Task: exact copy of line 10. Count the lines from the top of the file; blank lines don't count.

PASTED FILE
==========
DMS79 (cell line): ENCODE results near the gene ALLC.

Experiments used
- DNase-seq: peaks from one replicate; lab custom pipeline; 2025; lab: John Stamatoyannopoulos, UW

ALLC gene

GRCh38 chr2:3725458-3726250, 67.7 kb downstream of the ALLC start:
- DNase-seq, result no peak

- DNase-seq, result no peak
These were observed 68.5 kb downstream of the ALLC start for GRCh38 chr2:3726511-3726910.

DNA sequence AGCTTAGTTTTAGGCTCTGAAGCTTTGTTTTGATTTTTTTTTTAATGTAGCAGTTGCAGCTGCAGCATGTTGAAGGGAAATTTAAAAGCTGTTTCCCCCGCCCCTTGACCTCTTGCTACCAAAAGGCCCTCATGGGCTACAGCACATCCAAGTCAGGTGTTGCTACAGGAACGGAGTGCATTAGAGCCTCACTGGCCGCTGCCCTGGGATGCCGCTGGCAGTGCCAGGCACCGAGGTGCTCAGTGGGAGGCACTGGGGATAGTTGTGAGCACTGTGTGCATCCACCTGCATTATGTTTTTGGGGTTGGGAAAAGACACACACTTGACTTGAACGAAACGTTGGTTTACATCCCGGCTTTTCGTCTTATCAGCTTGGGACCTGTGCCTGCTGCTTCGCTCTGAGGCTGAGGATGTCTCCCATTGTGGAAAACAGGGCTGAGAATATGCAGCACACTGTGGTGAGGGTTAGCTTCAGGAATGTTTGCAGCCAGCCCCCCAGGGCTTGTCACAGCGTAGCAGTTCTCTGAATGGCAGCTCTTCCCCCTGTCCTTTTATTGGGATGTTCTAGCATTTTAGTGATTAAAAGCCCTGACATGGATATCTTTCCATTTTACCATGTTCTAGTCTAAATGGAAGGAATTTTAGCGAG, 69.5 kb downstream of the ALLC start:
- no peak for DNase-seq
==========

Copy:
- no peak for DNase-seq